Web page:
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Google's New Offering May Disrupt HVAC Lead Flow

Google Guaranteed is a new entry into the online referral game. Here’s how it will impact you.

Last week at the Canadian Mechanical & Plumbing Exposition in Toronto, an agency representing Google laid out the search engine giant’s plans for Google Guaranteed.  Here’s how it will impact you.

What is Google Guaranteed?
First, Google Guaranteed appears to be an attempt to take on Home Advisor/Angie’s List and other referral sites.  Before you start cheering, be careful about what you wish for. 

Google is pushing companies to the very top of search results based on Google reviews, physical proximity, and frequency of Google verified reviews, assuming the company is participating in the Google Guaranteed program.  The company will also receive a small green badge with the notation, “Google Guaranteed.”

According to the presenter at CMPX, “This is the place we feel everyone must be.  Otherwise Google is going to forget about you.”

Yikes!

The “guaranteed” part involves Google agreeing to pay the customer up to $2,000 when “dissatisfied with work quality,” for claims submitted within 30 days of the service. 

Qualifying for Google Guaranteed
Contractors must apply to get in the program.  They must submit proof of a license, insurance, and submit to a background check. 

The type of license is fuzzy.  The presenter at CMPX said a business license was sufficient.

Insurance is even more fuzzy.  It appears a minimum amount of business insurance will suffice to get the box checked.

The background check was simply a blur.  If someone won’t pass a background check, just hold him out and do not send him on any jobs that come from Google.  Hint, hint.  Wink, wink.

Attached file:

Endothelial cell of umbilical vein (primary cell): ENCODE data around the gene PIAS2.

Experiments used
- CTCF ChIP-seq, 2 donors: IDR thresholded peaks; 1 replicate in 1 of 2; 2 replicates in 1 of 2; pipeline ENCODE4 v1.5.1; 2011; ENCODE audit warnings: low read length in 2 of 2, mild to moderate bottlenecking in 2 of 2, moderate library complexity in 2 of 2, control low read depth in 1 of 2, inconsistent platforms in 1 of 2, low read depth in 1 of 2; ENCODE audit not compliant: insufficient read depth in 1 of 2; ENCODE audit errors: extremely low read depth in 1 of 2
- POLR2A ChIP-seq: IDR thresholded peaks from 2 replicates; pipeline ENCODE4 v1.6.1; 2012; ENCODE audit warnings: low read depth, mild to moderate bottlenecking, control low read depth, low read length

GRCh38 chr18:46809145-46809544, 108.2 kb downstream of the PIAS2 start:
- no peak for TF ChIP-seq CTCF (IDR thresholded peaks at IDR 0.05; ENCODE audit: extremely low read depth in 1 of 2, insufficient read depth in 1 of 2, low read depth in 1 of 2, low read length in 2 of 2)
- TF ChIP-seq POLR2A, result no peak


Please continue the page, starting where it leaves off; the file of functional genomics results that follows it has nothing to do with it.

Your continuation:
The Cost to You
The program is pay per lead, exclusive lead.  It does not go to three companies simultaneously. The cost varies.  Today, it seems to range from $10 to $25 per lead and runs about half of pay per click.  This sounds like a great deal compared to other referral sites.  Of course, that’s by design.

Why is Google Doing This?
Google makes a lot of money on PPC advertising.  This will shred it.  At current pricing, it will bring in less than half the revenue of PPC, assuming every click turns into a lead, which it does not.  Why is Google doing it?

Everything about the program seems designed to attack the referral sites.  The presenter at CMPX explained, “Should I call a plumber from Google, or should I call a plumber from Home Advisor, or Angie’s List, or some other source that vets them in some way?  Well, Google’s going to respond to that and create the best vetting system so that they know that someone who searches on Google is going to find someone they can trust.”

The Problem With Google’s Approach
Google is positioning this as a way for consumers find a trustworthy contractor in a field filled with scam artists.  The presenter at CMPX said, “There are some untrustworthy contractors, outbidding everyone [for PPC], and coming to the top.  And customers and end users don’t know who to trust.”

Multiple websites use the same locksmith scam scenario to explain the rationale for the Google Guaranteed program to consumers, which likely means the scenario was provided to them by Google or its agent.  The locksmith scam is more than enough to frighten homeowners into the protective arms of Google.